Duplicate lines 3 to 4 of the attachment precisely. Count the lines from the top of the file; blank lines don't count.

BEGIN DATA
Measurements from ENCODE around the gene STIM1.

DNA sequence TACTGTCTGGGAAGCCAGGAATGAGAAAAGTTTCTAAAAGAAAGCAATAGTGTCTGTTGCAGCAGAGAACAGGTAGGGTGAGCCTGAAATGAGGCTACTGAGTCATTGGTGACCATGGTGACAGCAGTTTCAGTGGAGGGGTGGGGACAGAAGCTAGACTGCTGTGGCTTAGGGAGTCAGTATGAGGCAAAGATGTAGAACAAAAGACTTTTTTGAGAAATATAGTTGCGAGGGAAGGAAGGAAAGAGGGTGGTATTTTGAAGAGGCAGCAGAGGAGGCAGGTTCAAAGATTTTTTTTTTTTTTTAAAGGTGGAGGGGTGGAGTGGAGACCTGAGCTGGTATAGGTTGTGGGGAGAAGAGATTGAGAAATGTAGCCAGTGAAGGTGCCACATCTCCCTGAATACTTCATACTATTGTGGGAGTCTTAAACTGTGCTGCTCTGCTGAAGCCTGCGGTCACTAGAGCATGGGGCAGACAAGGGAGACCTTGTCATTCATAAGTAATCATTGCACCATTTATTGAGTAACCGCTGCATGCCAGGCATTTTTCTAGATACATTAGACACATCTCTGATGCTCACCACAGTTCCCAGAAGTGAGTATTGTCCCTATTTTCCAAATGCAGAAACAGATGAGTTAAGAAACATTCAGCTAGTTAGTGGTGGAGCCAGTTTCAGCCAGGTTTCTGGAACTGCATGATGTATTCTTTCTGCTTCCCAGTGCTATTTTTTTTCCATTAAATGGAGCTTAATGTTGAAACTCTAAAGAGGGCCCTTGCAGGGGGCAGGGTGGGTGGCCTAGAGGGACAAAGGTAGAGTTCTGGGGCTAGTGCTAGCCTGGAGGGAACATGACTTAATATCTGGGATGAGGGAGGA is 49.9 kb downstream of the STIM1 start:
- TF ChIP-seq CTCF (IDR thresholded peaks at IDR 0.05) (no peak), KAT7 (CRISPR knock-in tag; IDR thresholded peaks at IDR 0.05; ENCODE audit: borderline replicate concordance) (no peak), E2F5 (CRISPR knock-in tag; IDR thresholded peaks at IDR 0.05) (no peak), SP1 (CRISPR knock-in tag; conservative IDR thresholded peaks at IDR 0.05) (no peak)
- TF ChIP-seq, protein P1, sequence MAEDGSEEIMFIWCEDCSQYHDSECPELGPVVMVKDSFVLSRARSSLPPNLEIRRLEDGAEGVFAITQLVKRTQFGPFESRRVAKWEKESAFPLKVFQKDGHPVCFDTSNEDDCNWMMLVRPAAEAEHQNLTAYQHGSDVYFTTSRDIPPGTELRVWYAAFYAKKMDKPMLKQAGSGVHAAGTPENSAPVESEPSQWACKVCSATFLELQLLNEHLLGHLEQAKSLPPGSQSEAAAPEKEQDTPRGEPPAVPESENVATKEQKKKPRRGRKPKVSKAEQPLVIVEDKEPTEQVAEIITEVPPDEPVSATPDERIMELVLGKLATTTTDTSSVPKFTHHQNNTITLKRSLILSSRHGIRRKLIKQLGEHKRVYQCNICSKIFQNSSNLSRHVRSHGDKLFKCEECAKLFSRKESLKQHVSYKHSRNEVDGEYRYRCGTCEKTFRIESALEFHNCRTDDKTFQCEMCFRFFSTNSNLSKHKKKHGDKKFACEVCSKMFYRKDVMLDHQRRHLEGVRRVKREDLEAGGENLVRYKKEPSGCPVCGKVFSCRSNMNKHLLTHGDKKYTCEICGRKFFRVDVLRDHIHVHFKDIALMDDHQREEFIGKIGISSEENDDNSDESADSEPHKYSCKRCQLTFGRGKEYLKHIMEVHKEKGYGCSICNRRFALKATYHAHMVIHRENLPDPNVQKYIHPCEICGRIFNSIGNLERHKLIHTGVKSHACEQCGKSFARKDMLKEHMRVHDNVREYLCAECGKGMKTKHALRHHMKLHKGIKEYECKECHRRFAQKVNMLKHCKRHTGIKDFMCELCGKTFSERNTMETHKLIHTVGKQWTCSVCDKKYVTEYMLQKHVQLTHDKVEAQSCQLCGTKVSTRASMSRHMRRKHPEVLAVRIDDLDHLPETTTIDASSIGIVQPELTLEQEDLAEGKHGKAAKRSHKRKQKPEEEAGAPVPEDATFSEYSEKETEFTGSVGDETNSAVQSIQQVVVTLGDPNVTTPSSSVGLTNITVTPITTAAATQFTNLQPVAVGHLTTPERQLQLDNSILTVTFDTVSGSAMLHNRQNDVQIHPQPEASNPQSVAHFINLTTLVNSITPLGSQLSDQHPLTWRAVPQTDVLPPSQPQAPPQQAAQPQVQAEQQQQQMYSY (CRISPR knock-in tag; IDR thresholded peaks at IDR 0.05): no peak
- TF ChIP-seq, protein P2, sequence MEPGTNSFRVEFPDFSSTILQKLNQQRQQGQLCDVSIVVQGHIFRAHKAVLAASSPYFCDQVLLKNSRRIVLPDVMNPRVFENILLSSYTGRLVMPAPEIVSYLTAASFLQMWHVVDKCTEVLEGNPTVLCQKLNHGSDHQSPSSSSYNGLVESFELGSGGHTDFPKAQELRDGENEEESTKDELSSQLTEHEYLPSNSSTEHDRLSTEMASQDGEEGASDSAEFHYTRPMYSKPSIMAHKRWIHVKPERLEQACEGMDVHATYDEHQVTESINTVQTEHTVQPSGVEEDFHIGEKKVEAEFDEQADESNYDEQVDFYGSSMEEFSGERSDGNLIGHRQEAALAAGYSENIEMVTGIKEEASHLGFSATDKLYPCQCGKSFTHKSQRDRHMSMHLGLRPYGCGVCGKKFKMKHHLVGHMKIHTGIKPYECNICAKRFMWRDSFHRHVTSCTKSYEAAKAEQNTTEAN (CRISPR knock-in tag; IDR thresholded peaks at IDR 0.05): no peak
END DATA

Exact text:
- TF ChIP-seq CTCF (IDR thresholded peaks at IDR 0.05) (no peak), KAT7 (CRISPR knock-in tag; IDR thresholded peaks at IDR 0.05; ENCODE audit: borderline replicate concordance) (no peak), E2F5 (CRISPR knock-in tag; IDR thresholded peaks at IDR 0.05) (no peak), SP1 (CRISPR knock-in tag; conservative IDR thresholded peaks at IDR 0.05) (no peak)
- TF ChIP-seq, protein P1, sequence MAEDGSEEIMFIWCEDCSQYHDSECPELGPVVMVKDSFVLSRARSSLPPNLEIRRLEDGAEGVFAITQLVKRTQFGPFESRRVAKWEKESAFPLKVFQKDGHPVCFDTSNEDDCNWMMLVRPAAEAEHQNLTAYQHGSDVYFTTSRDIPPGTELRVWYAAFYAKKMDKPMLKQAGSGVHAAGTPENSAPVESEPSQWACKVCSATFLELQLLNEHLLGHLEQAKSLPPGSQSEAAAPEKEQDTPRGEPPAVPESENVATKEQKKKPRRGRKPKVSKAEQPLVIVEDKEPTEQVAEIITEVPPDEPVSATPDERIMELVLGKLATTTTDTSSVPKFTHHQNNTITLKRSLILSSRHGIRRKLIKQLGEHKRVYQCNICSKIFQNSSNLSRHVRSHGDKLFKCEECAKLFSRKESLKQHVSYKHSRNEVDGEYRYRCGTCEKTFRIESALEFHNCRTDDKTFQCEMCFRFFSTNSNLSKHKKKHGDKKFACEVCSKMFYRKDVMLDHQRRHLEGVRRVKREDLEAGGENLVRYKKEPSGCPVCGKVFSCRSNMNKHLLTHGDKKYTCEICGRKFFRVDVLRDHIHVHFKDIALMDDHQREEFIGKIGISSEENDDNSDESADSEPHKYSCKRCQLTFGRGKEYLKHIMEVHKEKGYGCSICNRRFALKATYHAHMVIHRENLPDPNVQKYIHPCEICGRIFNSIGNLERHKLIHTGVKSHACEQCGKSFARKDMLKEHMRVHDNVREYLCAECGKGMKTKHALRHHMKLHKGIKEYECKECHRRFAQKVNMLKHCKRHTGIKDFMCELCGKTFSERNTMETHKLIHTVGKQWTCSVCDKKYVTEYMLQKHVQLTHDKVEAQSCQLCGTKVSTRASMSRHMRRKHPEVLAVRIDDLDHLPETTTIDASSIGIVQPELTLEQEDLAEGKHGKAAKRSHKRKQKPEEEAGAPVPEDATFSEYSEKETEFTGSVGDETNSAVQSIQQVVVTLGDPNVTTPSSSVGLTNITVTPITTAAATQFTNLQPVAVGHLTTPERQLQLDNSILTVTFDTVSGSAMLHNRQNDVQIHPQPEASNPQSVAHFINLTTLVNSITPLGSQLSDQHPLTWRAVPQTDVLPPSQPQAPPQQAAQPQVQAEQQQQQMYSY (CRISPR knock-in tag; IDR thresholded peaks at IDR 0.05): no peak